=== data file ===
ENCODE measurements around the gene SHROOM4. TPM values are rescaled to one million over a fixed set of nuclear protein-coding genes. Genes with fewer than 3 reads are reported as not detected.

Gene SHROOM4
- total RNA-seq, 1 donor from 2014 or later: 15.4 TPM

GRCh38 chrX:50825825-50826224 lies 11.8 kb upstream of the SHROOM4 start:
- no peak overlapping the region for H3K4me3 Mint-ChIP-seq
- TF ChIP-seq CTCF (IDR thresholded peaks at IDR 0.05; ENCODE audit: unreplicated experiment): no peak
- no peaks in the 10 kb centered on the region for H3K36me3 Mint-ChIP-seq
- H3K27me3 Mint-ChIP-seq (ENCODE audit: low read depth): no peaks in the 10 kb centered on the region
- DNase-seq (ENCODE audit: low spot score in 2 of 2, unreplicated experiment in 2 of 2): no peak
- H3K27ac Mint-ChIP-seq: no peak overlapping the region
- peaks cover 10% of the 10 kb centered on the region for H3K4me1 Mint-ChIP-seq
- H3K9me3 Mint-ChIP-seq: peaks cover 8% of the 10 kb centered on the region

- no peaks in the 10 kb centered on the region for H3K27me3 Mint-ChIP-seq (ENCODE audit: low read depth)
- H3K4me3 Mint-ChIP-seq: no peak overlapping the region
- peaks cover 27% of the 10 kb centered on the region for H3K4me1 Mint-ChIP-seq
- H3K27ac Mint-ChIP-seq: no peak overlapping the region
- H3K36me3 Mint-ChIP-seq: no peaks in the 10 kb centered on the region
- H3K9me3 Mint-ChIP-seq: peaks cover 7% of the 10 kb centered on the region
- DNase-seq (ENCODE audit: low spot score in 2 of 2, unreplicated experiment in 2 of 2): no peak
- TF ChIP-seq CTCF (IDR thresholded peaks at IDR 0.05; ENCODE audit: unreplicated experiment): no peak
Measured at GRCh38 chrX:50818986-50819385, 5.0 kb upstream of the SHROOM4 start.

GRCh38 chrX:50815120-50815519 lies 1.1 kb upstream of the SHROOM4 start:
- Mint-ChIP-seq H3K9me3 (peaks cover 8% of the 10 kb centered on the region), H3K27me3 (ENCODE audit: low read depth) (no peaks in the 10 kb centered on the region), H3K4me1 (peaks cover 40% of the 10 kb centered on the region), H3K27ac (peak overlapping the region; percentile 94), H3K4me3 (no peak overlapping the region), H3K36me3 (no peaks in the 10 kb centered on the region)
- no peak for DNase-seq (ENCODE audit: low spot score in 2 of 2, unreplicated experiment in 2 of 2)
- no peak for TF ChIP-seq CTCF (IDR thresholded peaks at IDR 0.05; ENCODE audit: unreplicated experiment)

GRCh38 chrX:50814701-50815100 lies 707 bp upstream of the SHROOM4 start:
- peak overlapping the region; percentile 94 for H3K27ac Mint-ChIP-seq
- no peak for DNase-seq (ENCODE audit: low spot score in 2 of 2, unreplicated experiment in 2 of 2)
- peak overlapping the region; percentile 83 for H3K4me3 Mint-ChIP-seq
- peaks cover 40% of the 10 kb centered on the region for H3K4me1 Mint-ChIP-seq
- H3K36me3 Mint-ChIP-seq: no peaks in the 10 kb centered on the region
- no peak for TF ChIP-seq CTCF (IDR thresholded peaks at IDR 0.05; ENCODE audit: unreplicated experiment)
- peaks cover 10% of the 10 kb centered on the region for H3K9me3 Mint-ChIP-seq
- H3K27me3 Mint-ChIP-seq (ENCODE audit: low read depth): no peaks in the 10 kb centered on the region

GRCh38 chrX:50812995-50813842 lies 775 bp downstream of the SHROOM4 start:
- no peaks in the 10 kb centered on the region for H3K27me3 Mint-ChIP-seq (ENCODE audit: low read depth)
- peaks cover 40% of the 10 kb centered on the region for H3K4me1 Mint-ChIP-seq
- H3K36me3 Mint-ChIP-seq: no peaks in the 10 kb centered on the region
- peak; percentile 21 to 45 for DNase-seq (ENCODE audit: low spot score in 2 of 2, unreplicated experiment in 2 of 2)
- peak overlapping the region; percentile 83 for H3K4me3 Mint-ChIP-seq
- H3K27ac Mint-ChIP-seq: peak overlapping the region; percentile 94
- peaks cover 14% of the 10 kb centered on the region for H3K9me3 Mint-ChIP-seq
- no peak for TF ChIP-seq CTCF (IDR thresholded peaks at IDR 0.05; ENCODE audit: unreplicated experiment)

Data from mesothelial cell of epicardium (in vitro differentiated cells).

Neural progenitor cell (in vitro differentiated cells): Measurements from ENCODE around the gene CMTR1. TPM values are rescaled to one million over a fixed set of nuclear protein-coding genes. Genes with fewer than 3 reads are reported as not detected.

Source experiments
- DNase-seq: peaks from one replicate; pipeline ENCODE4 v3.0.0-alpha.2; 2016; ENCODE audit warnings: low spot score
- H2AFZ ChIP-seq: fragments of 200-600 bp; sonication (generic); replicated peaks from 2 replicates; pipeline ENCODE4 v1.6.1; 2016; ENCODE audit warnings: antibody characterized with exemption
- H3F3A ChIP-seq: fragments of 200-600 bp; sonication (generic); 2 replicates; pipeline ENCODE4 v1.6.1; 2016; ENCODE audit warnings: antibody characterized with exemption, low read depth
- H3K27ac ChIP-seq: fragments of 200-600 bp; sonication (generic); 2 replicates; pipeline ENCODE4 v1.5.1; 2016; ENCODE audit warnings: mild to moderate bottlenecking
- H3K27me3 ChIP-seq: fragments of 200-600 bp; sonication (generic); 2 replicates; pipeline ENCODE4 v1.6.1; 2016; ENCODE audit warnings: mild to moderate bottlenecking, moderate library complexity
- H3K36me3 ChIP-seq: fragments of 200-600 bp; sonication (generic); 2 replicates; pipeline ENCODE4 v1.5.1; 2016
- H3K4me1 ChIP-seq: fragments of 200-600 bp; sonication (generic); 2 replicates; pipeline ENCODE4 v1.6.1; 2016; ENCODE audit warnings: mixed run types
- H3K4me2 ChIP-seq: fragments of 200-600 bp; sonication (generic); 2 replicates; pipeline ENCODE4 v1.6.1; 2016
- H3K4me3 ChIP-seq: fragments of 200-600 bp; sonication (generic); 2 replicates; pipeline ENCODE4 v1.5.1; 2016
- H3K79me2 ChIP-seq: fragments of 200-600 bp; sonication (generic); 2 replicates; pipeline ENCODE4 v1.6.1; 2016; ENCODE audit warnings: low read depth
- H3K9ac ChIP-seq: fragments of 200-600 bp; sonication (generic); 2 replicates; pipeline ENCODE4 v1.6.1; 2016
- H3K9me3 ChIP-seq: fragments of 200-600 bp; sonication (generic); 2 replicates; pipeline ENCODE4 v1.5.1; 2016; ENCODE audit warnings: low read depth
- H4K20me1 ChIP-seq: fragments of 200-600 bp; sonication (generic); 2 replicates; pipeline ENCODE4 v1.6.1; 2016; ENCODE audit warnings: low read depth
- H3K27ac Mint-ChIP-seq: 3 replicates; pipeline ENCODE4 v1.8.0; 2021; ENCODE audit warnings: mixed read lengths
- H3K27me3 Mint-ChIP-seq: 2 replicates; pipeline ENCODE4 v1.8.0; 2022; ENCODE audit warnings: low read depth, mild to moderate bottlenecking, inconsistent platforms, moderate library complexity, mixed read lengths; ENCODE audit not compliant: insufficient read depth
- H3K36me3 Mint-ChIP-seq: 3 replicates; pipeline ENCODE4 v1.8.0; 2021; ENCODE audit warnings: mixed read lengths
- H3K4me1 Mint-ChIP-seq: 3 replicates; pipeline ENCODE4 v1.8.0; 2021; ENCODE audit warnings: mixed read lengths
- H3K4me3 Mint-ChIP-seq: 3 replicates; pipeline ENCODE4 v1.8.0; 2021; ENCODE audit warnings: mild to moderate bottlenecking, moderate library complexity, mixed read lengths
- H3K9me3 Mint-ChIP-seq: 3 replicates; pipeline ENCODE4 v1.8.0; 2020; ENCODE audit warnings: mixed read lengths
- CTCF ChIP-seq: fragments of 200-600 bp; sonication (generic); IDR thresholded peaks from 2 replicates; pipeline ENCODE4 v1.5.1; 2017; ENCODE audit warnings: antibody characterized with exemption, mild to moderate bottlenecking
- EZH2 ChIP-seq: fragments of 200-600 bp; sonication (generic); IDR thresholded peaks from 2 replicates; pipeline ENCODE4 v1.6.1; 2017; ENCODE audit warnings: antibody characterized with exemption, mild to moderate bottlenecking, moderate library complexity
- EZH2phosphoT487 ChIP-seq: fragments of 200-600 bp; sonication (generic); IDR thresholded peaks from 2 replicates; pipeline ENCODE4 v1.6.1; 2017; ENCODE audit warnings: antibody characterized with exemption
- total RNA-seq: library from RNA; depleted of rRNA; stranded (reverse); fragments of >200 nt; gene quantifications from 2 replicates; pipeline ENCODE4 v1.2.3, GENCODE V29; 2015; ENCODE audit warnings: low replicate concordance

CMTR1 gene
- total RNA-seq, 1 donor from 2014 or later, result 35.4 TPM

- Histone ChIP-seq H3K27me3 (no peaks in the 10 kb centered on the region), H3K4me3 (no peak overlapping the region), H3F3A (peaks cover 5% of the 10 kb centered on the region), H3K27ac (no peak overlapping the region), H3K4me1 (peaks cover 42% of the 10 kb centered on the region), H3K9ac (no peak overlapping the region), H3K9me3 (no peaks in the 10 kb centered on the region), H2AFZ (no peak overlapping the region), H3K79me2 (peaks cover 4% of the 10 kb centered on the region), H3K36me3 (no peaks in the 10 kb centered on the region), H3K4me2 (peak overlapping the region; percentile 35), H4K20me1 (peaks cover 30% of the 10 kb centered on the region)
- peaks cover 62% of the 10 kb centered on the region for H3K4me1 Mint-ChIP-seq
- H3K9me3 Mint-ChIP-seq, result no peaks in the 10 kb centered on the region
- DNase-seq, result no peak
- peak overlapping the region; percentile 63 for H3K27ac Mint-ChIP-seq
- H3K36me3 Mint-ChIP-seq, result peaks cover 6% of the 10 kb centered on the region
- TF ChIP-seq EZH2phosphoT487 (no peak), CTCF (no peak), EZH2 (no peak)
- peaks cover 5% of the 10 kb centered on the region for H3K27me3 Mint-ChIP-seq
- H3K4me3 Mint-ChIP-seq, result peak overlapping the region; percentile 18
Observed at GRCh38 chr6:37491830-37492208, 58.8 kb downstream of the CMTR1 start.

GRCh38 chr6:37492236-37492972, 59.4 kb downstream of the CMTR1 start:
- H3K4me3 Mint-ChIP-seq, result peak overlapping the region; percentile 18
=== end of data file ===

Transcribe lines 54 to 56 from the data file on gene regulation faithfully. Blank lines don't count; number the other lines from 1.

- H3K4me2 ChIP-seq: fragments of 200-600 bp; sonication (generic); 2 replicates; pipeline ENCODE4 v1.6.1; 2016
- H3K4me3 ChIP-seq: fragments of 200-600 bp; sonication (generic); 2 replicates; pipeline ENCODE4 v1.5.1; 2016
- H3K79me2 ChIP-seq: fragments of 200-600 bp; sonication (generic); 2 replicates; pipeline ENCODE4 v1.6.1; 2016; ENCODE audit warnings: low read depth